I had time. At 7 o'clock the wife called and said that she has to wait until the doctor comes and writes out a note of discharge from the hospital. That seemed ridiculous to me if this was a full scale invasion. But no announcements were made then, the TV was silent. My panic was turning into schizophrenia. I just seemed like a madman, shouting something and spreading panic.
There were no explosions. The situation seems to have stabilized. I tried to control myself, cleaned out the basement. 
I took out cans, gathered things together. Brought 3 beds in.
At 11 o'clock, my wife's sister called and said that she would take her to her place - in Bucha, until something was clearer. Because she still has a lot of things to do for work, and in general: "you can't survive one day without her?". I realized that 
I would not survive without her for another minute. Panic turned into a breakdown.
I jumped into the car and hit the gas all the way.
Leaving the village, I saw two APCs heading towards the city. It was another sign. Everything is not simply serious. This is a full-scale war with all its consequences. It blew me away. I drove along the highway at 150 km per hour, cutting everyone and shouting. I shouted at everything: at myself, at my wife's sister, at my wife. They don't listen to me! Everything is fucked! How can you behave like that in such a situation? War, damn it!!! This, damn it, is a full-scale war! With planes, with missiles, with a lot of tanks, occupation of territories, violence! This is a full-scale fucking war!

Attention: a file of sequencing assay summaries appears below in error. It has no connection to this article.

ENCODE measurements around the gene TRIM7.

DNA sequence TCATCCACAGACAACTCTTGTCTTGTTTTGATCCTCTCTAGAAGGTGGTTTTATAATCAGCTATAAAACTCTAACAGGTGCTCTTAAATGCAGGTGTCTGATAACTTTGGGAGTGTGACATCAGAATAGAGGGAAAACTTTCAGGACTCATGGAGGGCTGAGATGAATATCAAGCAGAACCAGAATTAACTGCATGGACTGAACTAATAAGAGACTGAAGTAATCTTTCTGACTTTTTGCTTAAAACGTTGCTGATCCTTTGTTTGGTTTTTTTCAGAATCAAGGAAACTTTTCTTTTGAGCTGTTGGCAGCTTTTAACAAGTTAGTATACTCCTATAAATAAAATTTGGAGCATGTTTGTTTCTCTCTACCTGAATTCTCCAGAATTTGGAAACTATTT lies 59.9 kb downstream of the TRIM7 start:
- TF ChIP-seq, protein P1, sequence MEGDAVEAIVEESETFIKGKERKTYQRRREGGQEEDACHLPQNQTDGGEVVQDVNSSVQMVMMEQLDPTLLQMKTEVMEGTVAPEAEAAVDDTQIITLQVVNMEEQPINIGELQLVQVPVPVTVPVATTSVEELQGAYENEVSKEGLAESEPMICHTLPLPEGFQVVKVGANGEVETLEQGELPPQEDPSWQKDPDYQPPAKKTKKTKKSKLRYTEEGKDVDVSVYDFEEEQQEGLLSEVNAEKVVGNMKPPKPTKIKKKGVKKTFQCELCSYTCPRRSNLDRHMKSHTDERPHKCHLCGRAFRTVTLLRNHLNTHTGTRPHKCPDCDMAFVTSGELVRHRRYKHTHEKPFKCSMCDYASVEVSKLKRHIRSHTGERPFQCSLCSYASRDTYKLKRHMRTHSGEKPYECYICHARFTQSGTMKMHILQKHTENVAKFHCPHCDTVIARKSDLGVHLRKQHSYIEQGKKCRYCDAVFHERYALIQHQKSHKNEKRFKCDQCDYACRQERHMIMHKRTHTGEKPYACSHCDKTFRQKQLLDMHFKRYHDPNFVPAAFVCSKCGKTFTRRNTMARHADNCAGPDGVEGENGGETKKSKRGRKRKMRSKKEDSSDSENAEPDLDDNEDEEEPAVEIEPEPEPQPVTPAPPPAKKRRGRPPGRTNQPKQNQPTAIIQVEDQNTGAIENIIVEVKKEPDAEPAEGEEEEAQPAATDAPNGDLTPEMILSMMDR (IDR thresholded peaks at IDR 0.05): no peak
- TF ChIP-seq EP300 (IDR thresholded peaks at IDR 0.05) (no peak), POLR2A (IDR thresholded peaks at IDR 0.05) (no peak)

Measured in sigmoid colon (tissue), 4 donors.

I screamed with all my strength. Screamed so loud that my voice was hoarse in 5 minutes. I started to cry. Not even crying, I was completely sobbing. I was in pain, physically in pain. And very scared. In 2014, I didn't feel all the pain. Everything was very vague to me.
But here and now everything was clear. They came to kill us! They came to destroy us.
I couldn't see the road through the tears. I heard nothing but my scream.
But I pressed the gas. I pressed as hard as I could. I was driving into the war! Into hell itself.
About half an hour later I managed to control myself. I was approaching Kyiv.
My wife was already in the subway, we were constantly in touch. Checkpoint, subway. I waited for my wife on the platform and tried not to cry. Because there were people around. Everyone was scared, everyone did not know what to do and where to go. I stood and waited. 10 minutes... 15... 20… Here she is, dragging her bag, smiling, and I'm crying. I am crying because I am glad to see her. Glad to hear her. Glad to be able to hug her.
Now the main thing is to get home through all these traffic jams.
But the way back was already easier. She was there. Next to me. I didn't feel so helpless now.